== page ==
quadibloc on May 08, 2010, 10:21:56 am
Sometimes, in discussion of Libertarianism, taxes imposed on people by a democratically-elected government are compared to three wolves and a sheep deciding on what is for dinner.

From this, I have concluded that Libertarians believe that our present system of government is morally wrong, that it violates the rights of individuals, with all this implies. Perhaps I am wrong about what I think this implies (by logic, if a statement is true, what it implies is also true, so it is not the last part of the sentence itself that is in error), rather than about the first part of the sentence, but from some of the other arguments in the forum, I begin to suspect I must be wrong somehow, otherwise Libertarianism would have absurd consequences.

In one recent post, in replying to a question about how Anarcho-Capitalists could survive in the absence of an organized constabulary, one poster noted that if someone were to steal from him by force or fraud (and make the mistake of leaving him alive afterwards) those who did so, by their act, effectively gave him permission to use whatever force is necessary to retake the stolen property.

From this, it is clear - and I do not dispute it, although you might if the flaw in my logic lies earlier than I suspect it does - that in the days of Negro slavery, through tolerating this abominable practise, the United States was effectively giving permission to a more civilized land to compel it, by military force, to abolish slavery within its borders.

And, at this point, it should be clear where my argument is heading.

Then, it would seem, if I was of the Libertarian view, and I had invented a super-duper death ray, and had a secret laboratory on the Moon, and so on, it would be licit for me to compel the governments of the world to abandon their evil system of conscription and taxation, and instead to organize themselves according to Libertarian principles.

If a forced conversion of the world to Libertarianism prevented a global thermonuclear war from breaking out in a few decades, such an eventuality might be for the best. But I am just one human being, and thus mortal and fallible.

With my super-duper death ray in hand, thus, instead of being a Libertarian, I might believe that the fundamental principles anterior to laws decided by the elected representatives of the people... are the Ten Commandments. Including the first three. Or Shari'a. Or "from each according to his abilities, to each according to his needs".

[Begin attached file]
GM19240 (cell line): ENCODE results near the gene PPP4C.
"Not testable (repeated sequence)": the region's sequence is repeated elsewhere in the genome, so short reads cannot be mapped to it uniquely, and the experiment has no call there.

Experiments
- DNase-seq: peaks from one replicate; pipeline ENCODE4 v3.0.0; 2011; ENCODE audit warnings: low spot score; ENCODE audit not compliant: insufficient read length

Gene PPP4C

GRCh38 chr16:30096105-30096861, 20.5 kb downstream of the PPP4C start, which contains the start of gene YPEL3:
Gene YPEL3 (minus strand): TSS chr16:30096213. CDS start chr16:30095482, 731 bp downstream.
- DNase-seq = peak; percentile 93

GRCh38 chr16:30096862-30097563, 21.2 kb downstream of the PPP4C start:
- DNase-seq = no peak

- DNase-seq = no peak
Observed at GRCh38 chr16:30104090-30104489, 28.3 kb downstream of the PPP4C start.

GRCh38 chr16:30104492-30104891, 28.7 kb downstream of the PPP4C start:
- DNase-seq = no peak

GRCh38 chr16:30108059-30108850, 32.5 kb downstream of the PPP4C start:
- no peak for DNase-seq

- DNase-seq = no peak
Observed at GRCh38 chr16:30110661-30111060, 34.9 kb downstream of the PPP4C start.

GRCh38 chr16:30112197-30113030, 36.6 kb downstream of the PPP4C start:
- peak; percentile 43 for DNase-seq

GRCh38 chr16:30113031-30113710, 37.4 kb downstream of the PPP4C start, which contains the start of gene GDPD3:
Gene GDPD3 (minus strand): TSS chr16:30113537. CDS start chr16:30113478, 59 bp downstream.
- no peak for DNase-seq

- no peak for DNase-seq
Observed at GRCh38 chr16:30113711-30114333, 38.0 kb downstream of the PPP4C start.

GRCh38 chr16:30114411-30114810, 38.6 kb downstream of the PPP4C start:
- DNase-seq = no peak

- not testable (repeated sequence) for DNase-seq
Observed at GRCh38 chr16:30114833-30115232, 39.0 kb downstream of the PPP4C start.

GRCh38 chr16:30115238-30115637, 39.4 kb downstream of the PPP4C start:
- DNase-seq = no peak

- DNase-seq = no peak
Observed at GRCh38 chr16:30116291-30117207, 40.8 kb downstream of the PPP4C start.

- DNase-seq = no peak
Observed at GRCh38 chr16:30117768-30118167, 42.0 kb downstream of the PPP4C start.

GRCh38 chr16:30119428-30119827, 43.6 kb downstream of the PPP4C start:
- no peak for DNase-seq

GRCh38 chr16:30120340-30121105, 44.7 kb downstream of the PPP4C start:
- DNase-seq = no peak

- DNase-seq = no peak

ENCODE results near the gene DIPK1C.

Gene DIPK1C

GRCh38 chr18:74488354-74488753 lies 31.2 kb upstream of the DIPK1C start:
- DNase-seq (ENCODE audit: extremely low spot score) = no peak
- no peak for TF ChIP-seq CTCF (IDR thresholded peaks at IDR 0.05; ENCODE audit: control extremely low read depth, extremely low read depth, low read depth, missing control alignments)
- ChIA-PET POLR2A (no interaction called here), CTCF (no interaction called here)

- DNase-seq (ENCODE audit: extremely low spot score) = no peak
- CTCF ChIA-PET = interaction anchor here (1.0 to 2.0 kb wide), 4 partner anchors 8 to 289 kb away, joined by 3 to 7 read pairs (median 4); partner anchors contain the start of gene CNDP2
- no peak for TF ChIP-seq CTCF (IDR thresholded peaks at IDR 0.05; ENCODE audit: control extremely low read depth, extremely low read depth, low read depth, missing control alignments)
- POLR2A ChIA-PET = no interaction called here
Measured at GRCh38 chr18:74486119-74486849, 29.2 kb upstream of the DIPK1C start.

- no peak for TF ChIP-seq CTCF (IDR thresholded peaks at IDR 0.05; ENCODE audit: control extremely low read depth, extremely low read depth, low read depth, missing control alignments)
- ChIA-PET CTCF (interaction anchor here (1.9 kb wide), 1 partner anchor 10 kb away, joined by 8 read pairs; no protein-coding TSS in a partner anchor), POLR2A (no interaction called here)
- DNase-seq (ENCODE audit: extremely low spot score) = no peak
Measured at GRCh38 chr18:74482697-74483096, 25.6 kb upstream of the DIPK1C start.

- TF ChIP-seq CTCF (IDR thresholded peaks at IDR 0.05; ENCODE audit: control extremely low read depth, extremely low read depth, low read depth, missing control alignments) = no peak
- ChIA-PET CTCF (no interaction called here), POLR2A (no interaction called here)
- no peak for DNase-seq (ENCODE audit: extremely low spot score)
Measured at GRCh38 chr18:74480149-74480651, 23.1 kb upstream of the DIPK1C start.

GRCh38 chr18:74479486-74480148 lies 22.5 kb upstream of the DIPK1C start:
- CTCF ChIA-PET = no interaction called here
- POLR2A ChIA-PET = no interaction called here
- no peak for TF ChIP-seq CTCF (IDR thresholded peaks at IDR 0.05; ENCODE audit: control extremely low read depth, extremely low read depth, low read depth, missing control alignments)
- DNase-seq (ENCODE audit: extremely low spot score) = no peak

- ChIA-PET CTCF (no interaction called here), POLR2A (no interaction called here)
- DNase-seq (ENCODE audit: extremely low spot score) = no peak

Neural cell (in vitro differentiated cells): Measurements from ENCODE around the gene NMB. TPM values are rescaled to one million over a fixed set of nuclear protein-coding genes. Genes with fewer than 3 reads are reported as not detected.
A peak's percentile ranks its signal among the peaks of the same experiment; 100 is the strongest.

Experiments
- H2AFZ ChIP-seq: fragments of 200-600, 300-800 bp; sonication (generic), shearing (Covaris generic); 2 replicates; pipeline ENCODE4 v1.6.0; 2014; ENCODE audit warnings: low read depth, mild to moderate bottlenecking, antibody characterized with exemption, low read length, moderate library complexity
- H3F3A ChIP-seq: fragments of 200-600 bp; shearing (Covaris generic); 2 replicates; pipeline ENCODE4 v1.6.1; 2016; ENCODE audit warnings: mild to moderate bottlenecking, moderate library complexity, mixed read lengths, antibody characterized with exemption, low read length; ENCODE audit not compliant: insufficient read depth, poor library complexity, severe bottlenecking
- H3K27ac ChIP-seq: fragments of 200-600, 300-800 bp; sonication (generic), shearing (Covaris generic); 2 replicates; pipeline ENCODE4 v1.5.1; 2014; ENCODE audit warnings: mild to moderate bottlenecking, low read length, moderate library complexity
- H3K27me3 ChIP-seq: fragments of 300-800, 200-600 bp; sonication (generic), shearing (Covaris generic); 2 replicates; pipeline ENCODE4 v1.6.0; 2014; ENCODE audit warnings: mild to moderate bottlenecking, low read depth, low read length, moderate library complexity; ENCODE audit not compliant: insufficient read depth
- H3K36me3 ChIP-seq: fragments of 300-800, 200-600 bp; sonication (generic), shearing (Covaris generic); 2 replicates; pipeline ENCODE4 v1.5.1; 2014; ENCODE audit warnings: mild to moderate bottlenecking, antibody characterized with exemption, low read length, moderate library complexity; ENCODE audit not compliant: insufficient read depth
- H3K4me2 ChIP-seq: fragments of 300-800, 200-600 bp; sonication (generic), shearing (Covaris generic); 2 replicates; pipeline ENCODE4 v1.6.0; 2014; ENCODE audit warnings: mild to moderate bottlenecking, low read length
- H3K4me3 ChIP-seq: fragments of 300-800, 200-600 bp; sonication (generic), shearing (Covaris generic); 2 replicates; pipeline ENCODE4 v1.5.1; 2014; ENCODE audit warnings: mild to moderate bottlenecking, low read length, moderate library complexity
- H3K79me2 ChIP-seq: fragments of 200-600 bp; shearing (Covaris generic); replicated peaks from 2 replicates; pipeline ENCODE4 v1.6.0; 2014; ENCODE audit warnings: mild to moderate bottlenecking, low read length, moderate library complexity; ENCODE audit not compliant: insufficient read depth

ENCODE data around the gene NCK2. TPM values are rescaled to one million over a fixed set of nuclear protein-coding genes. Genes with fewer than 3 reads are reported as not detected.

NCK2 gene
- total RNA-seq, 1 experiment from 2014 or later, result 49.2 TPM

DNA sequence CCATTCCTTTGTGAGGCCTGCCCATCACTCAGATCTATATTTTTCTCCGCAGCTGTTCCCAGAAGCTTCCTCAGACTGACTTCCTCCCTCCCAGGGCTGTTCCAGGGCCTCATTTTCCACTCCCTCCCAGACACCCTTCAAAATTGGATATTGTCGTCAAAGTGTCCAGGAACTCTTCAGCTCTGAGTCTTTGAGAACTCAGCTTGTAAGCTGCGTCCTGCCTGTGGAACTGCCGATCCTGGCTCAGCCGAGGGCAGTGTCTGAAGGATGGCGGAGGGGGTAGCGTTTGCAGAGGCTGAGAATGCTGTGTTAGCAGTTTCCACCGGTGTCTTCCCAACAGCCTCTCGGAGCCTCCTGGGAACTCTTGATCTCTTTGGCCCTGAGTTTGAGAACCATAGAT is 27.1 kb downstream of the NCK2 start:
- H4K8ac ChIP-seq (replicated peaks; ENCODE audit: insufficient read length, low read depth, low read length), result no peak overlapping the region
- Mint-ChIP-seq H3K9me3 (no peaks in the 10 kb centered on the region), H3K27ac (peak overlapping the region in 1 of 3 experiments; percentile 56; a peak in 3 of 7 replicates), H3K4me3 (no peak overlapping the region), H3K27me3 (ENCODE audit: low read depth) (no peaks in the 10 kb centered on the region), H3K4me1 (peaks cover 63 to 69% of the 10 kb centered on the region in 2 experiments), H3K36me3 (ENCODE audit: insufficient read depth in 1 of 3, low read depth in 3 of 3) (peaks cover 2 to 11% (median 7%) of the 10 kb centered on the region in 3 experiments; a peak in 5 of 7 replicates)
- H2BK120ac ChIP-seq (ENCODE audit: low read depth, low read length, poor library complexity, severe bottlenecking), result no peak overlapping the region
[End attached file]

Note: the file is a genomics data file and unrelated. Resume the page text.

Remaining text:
Given this, the principle that is held up as the democratic principle in opposition to Libertarianism, that deciding everything by a show of hands, and never unilaterally imposing limitations to that by super death-ray, might be considered superior. The dictatorship of the majority, unrestrained by Constitutional limitations.

Our present political systems in the world's apparent best democracies are a hybrid between these two alternatives.

Some individual rights are imposed by constitutions, and thus kept binding on the legislature by the courts, but these individual rights do not go so far as to ban taxation and conscription. And the constitutions themselves are susceptible of amendment.

Respect for democratic systems of such a nature might be taken as a meta-principle of morality, if one would word it that way, to advise against threatening even imperfectly free countries with super death rays except in extreme cases.

EDIT: At least one part of this has been addressed, in the discussions about the real-life ancestor of the fictitious Admiral Harris. Death rays from the moon are terribly non-selective, like government-wielded weapons of mass destruction, and thus even in a cause so undeniably good as ending Negro slavery, collateral damage remains murder.
« Last Edit: May 08, 2010, 07:07:41 pm by quadibloc »